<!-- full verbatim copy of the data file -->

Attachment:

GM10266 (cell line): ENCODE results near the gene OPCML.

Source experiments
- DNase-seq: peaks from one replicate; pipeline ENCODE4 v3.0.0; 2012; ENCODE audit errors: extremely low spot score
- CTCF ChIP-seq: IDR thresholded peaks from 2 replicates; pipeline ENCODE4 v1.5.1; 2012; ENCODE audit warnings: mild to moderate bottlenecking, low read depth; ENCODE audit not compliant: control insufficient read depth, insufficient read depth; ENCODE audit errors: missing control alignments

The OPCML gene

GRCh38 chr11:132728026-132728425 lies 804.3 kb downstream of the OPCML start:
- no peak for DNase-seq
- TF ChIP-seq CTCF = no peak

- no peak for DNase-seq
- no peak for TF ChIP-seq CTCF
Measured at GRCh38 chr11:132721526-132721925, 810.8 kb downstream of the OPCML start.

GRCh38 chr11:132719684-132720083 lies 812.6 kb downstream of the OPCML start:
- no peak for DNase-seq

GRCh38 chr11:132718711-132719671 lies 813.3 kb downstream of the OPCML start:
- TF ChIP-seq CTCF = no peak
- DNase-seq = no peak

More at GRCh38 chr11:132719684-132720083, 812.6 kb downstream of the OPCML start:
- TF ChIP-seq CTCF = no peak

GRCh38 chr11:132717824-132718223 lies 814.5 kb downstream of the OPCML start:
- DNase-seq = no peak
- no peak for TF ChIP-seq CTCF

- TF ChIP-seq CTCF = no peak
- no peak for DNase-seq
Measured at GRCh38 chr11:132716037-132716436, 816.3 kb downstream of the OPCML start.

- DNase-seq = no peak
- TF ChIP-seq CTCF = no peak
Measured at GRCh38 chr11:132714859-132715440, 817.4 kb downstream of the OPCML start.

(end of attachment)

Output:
GM10266 (cell line): ENCODE results near the gene OPCML.

Source experiments
- DNase-seq: peaks from one replicate; pipeline ENCODE4 v3.0.0; 2012; ENCODE audit errors: extremely low spot score
- CTCF ChIP-seq: IDR thresholded peaks from 2 replicates; pipeline ENCODE4 v1.5.1; 2012; ENCODE audit warnings: mild to moderate bottlenecking, low read depth; ENCODE audit not compliant: control insufficient read depth, insufficient read depth; ENCODE audit errors: missing control alignments

The OPCML gene

GRCh38 chr11:132728026-132728425 lies 804.3 kb downstream of the OPCML start:
- no peak for DNase-seq
- TF ChIP-seq CTCF = no peak

- no peak for DNase-seq
- no peak for TF ChIP-seq CTCF
Measured at GRCh38 chr11:132721526-132721925, 810.8 kb downstream of the OPCML start.

GRCh38 chr11:132719684-132720083 lies 812.6 kb downstream of the OPCML start:
- no peak for DNase-seq

GRCh38 chr11:132718711-132719671 lies 813.3 kb downstream of the OPCML start:
- TF ChIP-seq CTCF = no peak
- DNase-seq = no peak

More at GRCh38 chr11:132719684-132720083, 812.6 kb downstream of the OPCML start:
- TF ChIP-seq CTCF = no peak

GRCh38 chr11:132717824-132718223 lies 814.5 kb downstream of the OPCML start:
- DNase-seq = no peak
- no peak for TF ChIP-seq CTCF

- TF ChIP-seq CTCF = no peak
- no peak for DNase-seq
Measured at GRCh38 chr11:132716037-132716436, 816.3 kb downstream of the OPCML start.

- DNase-seq = no peak
- TF ChIP-seq CTCF = no peak
Measured at GRCh38 chr11:132714859-132715440, 817.4 kb downstream of the OPCML start.